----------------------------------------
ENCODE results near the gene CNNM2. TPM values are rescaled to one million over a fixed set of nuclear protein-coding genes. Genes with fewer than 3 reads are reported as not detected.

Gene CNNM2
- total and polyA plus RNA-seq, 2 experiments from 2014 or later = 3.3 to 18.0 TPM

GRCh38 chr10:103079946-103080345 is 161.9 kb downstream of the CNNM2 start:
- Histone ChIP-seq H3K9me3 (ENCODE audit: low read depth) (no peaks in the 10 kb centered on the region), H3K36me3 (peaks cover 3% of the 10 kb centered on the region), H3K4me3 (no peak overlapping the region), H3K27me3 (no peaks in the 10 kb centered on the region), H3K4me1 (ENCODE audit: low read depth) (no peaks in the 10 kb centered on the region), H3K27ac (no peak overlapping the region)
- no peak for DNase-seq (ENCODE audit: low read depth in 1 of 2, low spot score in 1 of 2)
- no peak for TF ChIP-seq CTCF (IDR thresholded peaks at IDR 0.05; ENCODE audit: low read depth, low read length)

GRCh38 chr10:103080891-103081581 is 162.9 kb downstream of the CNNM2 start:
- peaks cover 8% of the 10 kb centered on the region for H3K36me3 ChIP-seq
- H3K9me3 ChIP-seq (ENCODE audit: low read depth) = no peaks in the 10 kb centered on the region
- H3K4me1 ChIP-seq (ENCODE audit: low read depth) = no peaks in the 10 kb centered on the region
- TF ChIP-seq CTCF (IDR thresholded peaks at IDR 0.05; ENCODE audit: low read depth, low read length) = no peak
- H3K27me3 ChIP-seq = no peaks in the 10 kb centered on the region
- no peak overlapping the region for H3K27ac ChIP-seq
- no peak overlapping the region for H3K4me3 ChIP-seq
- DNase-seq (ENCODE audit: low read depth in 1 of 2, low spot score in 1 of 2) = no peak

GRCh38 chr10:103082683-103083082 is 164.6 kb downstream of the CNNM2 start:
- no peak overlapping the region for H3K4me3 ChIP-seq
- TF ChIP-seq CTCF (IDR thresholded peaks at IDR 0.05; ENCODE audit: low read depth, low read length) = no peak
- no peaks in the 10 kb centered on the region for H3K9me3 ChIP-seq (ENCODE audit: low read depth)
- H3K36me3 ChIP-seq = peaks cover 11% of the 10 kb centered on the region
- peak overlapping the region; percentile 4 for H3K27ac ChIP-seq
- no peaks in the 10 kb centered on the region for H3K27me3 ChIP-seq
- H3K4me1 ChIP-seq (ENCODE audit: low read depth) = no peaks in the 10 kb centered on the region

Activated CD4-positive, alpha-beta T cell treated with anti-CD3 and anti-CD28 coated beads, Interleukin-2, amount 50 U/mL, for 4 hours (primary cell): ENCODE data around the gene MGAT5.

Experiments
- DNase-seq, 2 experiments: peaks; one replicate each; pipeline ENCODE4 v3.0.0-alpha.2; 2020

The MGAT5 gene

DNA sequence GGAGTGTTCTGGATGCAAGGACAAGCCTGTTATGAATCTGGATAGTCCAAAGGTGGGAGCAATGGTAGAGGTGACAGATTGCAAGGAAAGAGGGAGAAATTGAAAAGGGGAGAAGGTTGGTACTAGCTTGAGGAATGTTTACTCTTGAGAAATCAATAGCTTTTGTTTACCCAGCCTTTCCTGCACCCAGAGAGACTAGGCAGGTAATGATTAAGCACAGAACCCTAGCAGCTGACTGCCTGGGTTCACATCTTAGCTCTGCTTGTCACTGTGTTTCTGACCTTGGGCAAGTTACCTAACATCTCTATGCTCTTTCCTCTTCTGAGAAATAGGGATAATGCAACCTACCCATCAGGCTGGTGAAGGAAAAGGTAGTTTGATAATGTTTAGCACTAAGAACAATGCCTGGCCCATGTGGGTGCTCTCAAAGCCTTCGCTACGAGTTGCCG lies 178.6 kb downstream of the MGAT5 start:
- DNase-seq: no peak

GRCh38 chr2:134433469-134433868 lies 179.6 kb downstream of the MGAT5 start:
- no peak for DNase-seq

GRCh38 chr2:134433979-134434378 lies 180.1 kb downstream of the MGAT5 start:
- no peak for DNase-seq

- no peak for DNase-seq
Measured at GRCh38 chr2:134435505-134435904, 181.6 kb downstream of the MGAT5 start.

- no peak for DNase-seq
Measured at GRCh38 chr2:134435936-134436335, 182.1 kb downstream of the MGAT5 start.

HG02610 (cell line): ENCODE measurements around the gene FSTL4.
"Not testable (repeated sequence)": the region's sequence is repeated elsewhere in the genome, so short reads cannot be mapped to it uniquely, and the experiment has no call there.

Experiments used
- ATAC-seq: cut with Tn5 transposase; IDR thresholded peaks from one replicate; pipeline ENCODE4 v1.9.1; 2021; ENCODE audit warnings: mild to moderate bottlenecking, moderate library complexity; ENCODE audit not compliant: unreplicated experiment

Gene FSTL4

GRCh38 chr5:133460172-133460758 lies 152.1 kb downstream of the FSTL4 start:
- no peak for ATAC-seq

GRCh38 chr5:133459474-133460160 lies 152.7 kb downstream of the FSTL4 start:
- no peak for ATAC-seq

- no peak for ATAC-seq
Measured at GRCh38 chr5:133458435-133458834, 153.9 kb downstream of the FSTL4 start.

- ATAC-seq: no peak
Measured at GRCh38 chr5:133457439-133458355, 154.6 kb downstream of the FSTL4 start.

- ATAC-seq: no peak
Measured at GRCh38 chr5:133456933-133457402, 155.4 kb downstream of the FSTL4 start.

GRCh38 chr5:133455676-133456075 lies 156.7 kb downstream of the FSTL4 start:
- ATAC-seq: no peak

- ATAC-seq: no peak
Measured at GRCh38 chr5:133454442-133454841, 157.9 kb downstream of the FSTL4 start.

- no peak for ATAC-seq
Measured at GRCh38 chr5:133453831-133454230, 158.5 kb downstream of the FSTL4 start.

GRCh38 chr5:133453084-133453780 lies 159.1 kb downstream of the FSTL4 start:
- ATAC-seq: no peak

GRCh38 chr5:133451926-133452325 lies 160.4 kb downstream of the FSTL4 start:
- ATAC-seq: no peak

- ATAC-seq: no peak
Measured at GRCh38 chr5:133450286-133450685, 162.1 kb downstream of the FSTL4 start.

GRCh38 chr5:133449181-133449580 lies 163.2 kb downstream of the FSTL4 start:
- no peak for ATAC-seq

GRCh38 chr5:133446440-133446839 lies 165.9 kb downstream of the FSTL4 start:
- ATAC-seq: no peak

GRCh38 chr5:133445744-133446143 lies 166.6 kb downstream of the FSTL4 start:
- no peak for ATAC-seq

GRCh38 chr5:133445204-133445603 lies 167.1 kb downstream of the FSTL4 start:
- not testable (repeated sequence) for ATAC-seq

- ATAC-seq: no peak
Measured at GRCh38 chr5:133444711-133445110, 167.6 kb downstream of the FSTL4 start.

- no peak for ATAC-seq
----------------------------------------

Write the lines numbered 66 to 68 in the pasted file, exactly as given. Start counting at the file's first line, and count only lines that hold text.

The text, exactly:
GRCh38 chr5:133449181-133449580 lies 163.2 kb downstream of the FSTL4 start:
- no peak for ATAC-seq

GRCh38 chr5:133446440-133446839 lies 165.9 kb downstream of the FSTL4 start: